The Fishbone chart is an essential tool for conducting root cause analysis. With our simple step-by-step instructions, you can create a professional PowerPoint Fishbone diagram in just one minute or less, perfect for your project presentations.
The Fishbone diagram you’ll learn to create is:
The Fishbone diagram you will learn to create is a powerful visual representation of the potential causes of an event, also known as an Ishikawa diagram. This diagram format is widely used in various settings, including:
- Project presentations to showcase root cause analysis
- Brainstorming sessions for developing new product designs, and
- Review sessions for quality defect prevention etc.
The main benefit of this tool is that it allows you to explore all potential causes for an event without any biases. It is an indispensable diagram to have at your disposal if you make strategic or leadership-related presentations.
Here are the steps to create the diagram:
Step 1: Draw the head of the fish
The head of the fish represents the core issue or event. To begin, draw a circle or chevron to represent the event. For example, if the issue is "Defects in production," start by drawing a circle to represent this event.
Step 2: Drawing the big bones
The big bones are the possible causes for the event. These causes can be categorized under People, Methods, Machines, Materials, Measurement, and Environment. To represent these causes, draw a chevron for each cause. This will force you to consider the issue from all relevant angles.
Note the use of arrows to represent the direction of flow of information. Draw a horizontal arrow for the spine (usually thicker than the other arrows) and an arrow each originating from the main causes.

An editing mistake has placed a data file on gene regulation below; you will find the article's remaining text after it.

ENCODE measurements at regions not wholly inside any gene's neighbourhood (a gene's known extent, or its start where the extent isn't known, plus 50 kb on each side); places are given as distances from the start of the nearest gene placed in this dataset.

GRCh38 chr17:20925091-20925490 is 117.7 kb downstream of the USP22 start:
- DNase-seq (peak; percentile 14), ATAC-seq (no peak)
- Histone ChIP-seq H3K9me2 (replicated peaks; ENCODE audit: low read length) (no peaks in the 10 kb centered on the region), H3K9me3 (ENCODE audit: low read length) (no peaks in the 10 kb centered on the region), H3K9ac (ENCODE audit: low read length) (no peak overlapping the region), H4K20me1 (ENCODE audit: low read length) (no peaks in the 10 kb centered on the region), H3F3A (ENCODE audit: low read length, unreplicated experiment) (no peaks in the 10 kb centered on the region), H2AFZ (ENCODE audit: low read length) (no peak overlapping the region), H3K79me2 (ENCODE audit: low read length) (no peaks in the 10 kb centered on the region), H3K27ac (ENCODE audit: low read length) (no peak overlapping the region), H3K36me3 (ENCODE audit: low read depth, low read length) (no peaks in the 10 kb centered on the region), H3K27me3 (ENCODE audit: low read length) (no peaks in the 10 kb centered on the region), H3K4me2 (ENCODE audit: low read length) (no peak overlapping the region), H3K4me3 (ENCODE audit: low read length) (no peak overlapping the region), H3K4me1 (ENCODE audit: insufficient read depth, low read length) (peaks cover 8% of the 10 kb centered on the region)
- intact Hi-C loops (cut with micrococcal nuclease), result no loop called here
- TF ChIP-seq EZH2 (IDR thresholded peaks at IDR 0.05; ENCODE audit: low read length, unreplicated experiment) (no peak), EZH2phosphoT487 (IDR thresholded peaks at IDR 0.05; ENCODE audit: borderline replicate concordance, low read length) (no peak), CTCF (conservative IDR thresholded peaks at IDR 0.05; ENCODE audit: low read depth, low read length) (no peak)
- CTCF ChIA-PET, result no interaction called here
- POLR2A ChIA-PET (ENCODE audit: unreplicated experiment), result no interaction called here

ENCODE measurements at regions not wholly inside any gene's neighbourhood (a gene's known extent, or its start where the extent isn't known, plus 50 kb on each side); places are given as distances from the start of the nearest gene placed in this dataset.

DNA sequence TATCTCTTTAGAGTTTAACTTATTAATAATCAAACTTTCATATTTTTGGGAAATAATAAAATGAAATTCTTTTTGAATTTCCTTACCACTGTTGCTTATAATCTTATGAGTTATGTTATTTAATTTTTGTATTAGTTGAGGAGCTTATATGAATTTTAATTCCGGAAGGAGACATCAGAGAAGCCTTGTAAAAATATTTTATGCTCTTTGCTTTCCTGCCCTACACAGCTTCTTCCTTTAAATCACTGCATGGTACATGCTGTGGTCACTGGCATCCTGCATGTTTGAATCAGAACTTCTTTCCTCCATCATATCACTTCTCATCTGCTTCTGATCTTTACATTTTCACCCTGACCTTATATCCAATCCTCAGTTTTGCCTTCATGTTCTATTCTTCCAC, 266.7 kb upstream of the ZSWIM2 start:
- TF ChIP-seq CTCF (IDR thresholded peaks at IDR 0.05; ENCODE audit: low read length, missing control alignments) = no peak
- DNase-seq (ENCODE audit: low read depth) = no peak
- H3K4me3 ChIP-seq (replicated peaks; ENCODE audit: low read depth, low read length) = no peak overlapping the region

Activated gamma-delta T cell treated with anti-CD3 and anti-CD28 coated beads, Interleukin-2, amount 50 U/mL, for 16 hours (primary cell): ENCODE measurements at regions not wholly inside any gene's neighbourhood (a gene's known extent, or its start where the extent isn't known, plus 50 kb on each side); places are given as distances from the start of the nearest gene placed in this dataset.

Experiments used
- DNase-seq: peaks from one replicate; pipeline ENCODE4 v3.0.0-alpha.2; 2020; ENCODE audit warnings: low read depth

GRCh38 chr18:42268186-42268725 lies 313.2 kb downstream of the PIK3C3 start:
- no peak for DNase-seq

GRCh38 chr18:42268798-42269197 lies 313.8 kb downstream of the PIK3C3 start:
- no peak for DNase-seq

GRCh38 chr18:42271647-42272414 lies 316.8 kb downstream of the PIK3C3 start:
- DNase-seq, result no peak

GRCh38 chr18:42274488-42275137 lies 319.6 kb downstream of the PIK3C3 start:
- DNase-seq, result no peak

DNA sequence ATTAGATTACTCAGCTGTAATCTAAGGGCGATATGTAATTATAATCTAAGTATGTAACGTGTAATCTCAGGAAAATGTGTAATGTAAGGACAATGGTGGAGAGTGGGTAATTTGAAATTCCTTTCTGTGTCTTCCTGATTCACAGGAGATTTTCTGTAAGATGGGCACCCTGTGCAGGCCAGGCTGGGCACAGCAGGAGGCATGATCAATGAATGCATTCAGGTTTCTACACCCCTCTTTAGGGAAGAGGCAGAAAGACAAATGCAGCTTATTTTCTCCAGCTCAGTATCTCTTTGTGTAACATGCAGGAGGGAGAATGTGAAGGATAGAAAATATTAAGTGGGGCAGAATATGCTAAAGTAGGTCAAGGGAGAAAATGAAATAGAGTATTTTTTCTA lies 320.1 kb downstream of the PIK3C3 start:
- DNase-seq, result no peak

It is good practice to draw one arrow and make multiple copies, rather than drawing separate arrows each time. This ensures that the diagram has a consistent look and feel.
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Step 3: Fleshing out the bone
The next step is to note down details under each of the causes. Focus on one cause at a time. This way, you will not be distracted by unconnected issues.
It is not uncommon to see multiple layers of underlying causes for each of the big cause categories.
Why Use PowerPoint to Create an Ishikawa Diagram?
There are two primary reasons why PowerPoint is an excellent tool for creating an Ishikawa diagram.
1. Organized Format
Firstly, a fishbone diagram on a slide is an effective way to explain the causes of an event in an organized and visually appealing manner. This helps your audience to better understand and process the information you are presenting.
2. Interactive options
To take this a step further, you can use the PowerPoint Fishbone diagram template in a more interactive way. Project the template onto a whiteboard and invite participants to add their own causes under different categories using sticky notes.
This collaborative approach will result in a comprehensive analysis, with points neatly categorized under various headings. You can easily move the sticky notes to different categories or create new ones as the brainstorming session progresses.
Related: Learn to create diagrams with PowerPoint Shapes
Variations of the Ishikawa diagram template:
Here are some ready to use Fishbone templates from our PowerPoint Charts & Diagrams CEO Pack 1.
In conclusion, even a simple fishbone diagram can be customized in numerous ways to represent different aspects of the diagram. So go ahead and explore the options and have fun playing with PowerPoint!
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